So, after being almost being made twice before, On Her Majesty’s Secret Service finally got going. In the running for Bond were John Richardson, Hans De Vries, Robert Campbell, Anthony Rogers and Australian model George Lazenby, who won the part when he accidently punched a stunt man in the face during auditions. Screenwriter Richard Maibaum considered having Bond have plastic surgery to explain his changed appearance. He changed very little of Ian Fleming’s novel, mainly just adding action, changing the order of some events, and having Tracy kidnapped near the end. Filming in Pinewood, London, Portugal and Switzerland, the crew were only allowed to use the Swiss Piz Gloria restaurant if they financed a full refit, while filming was delayed by snow thawing out during a mild winter and a real avalanche occurring just where they intended to stage one. The inexperienced Lazenby became arrogant to many, wouldn’t commit to a seven film contract, and was convinced by his agent Ronan O’ Rahilly that 007 would soon be archaic, so he quit just before the film’s release, prompting director Peter Hunt, previously an editor of the films and promised the job after being refused You Only Live Twice, to alter his plan to end with Bond getting married and show Tracy’s death in the opening of the next movie. Half an hour was removed from the rough cut, notably a chase over London rooftops, and the BBFC insisted “in the shoulder” be added to the line “I feel a slight stiffness coming on”. Contrary to popular belief, the film was a hit, if less so than the previous Bonds. Some successive versions have been cut, from the UK video which cut the safe break sequence and other smaller bits and pieces, to a US TV version which re-edited the film so it begun with the first chase and then flashed back while Bond [not Lazenby] narrated throughout, though it did contain a deleted shot of Irma Bunt watching Bond and Tracy buy a ring.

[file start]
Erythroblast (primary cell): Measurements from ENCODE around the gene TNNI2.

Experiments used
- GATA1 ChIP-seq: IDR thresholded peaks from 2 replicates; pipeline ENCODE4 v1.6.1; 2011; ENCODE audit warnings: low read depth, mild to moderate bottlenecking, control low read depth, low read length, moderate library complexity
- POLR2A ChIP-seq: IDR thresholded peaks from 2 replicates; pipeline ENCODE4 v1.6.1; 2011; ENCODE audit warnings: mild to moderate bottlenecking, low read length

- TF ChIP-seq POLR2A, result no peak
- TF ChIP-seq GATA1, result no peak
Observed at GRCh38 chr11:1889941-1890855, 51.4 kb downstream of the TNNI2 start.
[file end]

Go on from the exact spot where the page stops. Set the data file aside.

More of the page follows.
Obviously unsure of how people would take the first Eon Bond that wasn’t Sean Connery, the filmmakers introduce him very carefully in the pre-credits sequence, not showing his face fully until the end, though giving him the line: “This never happened to the other fella” is a bit of a groaner. Still, one can immediately feel the quality with the stunning blue-dominated photography of the shots of Tracy walking into the water and the handling of the fight which pushes the Bond style of quick cuts, missing frames, speeded up shots and loud impact sounds almost to its limits. For the first time since From Russia With Love, we get an instrumental piece over the opening credits, and it’s an absolute corker, one of the best and catchiest action themes ever, though the images of faces from previous Bond adventures [more from the most recent two, which I guess in a way makes sense] in a hour glass surrounded by the usual blackened nudes match it. Though we get a bruising fight or two, plus the unusual but lovely moment where Bond supposedly resigns [with more ‘meta’ stuff of Bond looking at props from previous missions, props which he probably wouldn’t really have] and is stopped by Miss. Moneypenny who is thanked by M [yes, M thanks someone], the first third of On Her Majesty’s Secret Service is mostly devoted to setting up the Bond/ Tracy affair, which in typical Bond film fashion all-but begins in bed. It’s odd seeing a corny romantic montage in one of these films, but it doesn’t matter when over it is the finest song ever to grace a 007 movie. John Barry’s haunting melody and Hal David’s beautiful lyrics for We Have All The Time In The World being given such poignancy by Louis Armstrong’s delivery, especially if you know that it was the last song he recorded and he was very ill and died soon after.